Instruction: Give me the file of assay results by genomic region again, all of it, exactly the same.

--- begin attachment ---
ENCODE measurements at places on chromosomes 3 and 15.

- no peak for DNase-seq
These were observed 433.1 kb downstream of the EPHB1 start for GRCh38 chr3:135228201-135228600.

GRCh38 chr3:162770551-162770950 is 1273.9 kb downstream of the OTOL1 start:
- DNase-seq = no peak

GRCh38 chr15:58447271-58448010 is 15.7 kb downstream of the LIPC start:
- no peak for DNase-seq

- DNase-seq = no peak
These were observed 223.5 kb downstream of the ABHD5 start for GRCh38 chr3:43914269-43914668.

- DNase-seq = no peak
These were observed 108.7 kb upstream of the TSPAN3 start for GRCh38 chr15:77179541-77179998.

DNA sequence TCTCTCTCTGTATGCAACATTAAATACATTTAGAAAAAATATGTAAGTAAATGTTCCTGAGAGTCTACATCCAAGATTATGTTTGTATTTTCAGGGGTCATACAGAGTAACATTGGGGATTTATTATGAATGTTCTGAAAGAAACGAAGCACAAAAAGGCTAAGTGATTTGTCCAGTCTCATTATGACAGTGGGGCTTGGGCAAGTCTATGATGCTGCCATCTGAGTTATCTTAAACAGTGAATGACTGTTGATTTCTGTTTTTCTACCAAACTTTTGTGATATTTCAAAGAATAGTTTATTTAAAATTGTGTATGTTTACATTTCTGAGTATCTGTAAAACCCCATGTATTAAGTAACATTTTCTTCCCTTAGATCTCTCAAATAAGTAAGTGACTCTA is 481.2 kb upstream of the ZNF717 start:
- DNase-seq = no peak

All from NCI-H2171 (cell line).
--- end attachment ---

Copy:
ENCODE measurements at places on chromosomes 3 and 15.

- no peak for DNase-seq
These were observed 433.1 kb downstream of the EPHB1 start for GRCh38 chr3:135228201-135228600.

GRCh38 chr3:162770551-162770950 is 1273.9 kb downstream of the OTOL1 start:
- DNase-seq = no peak

GRCh38 chr15:58447271-58448010 is 15.7 kb downstream of the LIPC start:
- no peak for DNase-seq

- DNase-seq = no peak
These were observed 223.5 kb downstream of the ABHD5 start for GRCh38 chr3:43914269-43914668.

- DNase-seq = no peak
These were observed 108.7 kb upstream of the TSPAN3 start for GRCh38 chr15:77179541-77179998.

DNA sequence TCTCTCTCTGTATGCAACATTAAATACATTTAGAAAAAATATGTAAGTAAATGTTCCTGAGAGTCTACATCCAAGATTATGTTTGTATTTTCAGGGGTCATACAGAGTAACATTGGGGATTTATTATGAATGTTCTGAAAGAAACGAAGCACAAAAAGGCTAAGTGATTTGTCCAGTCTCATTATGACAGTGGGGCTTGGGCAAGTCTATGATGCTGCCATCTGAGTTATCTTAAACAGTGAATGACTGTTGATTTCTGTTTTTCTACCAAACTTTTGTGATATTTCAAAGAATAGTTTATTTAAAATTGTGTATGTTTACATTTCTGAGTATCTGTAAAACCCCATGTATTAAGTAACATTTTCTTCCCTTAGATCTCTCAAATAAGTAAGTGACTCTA is 481.2 kb upstream of the ZNF717 start:
- DNase-seq = no peak

All from NCI-H2171 (cell line).